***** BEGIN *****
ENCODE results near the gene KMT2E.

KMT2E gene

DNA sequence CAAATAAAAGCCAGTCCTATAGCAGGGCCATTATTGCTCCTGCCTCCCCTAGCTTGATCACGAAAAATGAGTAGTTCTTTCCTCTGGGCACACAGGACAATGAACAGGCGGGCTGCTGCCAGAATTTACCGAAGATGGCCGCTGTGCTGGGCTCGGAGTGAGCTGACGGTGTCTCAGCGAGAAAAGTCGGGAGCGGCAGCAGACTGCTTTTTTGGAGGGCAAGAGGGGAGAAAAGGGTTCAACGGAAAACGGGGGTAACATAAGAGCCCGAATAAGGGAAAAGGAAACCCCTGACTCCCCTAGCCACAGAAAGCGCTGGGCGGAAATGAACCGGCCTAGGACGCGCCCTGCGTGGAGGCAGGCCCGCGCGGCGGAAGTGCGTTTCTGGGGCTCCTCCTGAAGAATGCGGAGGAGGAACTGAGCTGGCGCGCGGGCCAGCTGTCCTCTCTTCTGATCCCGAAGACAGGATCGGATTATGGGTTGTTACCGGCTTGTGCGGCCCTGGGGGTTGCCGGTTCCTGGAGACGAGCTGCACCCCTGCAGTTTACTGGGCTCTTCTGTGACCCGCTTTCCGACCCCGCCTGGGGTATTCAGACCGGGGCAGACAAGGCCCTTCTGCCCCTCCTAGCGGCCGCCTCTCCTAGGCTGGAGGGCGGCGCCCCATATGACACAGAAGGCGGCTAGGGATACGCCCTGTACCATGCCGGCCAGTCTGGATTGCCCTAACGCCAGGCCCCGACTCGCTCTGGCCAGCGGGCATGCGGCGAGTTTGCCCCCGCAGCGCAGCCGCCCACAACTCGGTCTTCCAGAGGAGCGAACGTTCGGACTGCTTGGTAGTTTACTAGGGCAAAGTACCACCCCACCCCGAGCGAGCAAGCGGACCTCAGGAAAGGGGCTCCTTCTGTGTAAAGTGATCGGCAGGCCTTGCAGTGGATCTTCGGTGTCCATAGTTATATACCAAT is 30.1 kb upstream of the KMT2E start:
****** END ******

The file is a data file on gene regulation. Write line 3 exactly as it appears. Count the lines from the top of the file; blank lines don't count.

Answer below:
DNA sequence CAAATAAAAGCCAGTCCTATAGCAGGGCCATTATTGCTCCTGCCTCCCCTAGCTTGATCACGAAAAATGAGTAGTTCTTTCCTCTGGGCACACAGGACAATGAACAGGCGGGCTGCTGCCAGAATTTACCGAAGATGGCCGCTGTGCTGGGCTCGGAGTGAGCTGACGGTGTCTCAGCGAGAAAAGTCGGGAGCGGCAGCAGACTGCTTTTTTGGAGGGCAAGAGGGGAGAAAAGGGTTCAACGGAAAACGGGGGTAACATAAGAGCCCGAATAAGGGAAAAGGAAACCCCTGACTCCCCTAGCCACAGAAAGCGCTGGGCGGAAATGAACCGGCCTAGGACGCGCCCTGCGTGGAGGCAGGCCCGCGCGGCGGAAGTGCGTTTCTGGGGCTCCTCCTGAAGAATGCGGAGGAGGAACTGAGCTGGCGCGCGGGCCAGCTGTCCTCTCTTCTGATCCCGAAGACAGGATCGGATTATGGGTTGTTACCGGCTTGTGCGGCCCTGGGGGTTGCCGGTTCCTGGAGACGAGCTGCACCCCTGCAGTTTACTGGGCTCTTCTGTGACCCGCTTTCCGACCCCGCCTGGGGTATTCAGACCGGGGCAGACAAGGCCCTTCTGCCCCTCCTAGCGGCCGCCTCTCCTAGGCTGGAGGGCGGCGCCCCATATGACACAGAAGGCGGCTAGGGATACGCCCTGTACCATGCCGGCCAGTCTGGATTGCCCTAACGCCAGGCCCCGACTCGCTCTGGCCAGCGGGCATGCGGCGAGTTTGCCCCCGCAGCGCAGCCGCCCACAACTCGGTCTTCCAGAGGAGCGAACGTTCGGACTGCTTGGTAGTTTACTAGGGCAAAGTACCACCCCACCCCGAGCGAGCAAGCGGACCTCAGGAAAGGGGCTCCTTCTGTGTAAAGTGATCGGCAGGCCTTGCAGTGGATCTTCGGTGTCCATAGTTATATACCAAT is 30.1 kb upstream of the KMT2E start: